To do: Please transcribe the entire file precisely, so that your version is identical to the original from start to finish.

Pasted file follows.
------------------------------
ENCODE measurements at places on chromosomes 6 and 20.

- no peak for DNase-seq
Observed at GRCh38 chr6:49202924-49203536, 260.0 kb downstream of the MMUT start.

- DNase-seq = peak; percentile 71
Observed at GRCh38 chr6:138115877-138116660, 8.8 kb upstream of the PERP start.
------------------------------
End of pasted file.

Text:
ENCODE measurements at places on chromosomes 6 and 20.

- no peak for DNase-seq
Observed at GRCh38 chr6:49202924-49203536, 260.0 kb downstream of the MMUT start.

- DNase-seq = peak; percentile 71
Observed at GRCh38 chr6:138115877-138116660, 8.8 kb upstream of the PERP start.